Amazon is still striving to develop its empire, despite putting the brakes on some expansion plans and recently announcing it will dismiss more than 18,000 workers. According to CEO Andy Jassy, the company wants to “go big” with its brick-and-mortar grocery store division.
Amazon paid $13.7 billion to acquire Whole Foods in 2017, but the corporation hasn’t yet completely taken over the supermarket industry like it has so many other industries. Only around 10% of the company’s entire revenue comes from its physical retail section, which represents 3.4 percent of the whole business.
In an interview with the Financial Times, Jassy said: “We’re really still in the early phases. “We’re hoping that by 2023, we’ll have a format for which we want to have a huge physical impact. We have a history of doing several experiments swiftly. Then, when we come across anything we like, we’ll double down on it, which is what we plan to do.
In its food segment, Amazon just revealed several of the layoffs. As it looks for a model and strategy that works, it has shuttered a number of its Fresh stores and postponed plans to establish new ones. As a result, Amazon hasn’t “had a lot of normalcy,” according to Jassy, who also pointed out that many Fresh outlets launched during the COVID-19 outbreak.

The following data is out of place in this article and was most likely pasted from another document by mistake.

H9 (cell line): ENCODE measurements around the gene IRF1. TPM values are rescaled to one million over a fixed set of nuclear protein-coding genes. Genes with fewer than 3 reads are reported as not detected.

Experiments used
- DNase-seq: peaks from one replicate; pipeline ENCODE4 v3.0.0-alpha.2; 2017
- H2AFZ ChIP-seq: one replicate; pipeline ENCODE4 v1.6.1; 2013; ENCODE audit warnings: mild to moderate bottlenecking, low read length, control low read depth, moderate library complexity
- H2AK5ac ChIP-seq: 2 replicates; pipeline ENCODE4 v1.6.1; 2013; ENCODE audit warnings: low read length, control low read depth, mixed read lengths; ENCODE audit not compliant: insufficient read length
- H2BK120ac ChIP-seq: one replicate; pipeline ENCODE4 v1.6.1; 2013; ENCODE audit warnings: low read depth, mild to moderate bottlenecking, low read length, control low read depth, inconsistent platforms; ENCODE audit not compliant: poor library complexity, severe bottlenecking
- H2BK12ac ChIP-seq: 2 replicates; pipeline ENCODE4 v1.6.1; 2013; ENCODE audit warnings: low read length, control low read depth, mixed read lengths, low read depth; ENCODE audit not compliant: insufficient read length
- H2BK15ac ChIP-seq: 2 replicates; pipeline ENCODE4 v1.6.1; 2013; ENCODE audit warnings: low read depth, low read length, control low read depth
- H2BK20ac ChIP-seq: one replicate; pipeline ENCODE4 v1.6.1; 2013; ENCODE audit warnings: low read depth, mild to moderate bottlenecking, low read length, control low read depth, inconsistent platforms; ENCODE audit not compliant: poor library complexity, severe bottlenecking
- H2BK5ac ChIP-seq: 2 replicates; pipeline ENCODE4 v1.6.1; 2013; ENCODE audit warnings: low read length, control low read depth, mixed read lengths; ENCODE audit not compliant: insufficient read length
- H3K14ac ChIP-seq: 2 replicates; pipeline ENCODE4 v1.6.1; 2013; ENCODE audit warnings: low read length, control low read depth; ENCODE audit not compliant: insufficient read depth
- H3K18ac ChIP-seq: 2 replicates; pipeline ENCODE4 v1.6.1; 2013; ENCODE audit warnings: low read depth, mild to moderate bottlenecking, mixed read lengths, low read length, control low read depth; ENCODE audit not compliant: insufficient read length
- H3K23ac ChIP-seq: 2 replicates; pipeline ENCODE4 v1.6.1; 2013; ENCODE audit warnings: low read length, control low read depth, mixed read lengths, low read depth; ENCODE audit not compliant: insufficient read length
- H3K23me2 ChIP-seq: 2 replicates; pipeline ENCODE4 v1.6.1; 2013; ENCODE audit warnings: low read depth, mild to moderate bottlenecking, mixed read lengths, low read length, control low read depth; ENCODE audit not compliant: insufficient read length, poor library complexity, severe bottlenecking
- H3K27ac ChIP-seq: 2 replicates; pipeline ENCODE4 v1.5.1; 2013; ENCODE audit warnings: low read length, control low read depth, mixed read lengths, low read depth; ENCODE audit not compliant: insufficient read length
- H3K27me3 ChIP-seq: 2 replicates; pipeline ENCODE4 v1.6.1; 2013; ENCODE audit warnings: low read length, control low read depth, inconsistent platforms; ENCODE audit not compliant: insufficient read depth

Other areas of the physical retail industry have been difficult. Amazon announced about a year ago that it will be shutting all of its bookshops, four-star stores, and pop-up sites in the US and UK. At the time, it was intended to put more of an emphasis on traditional clothes retailers as well as the supermarket industry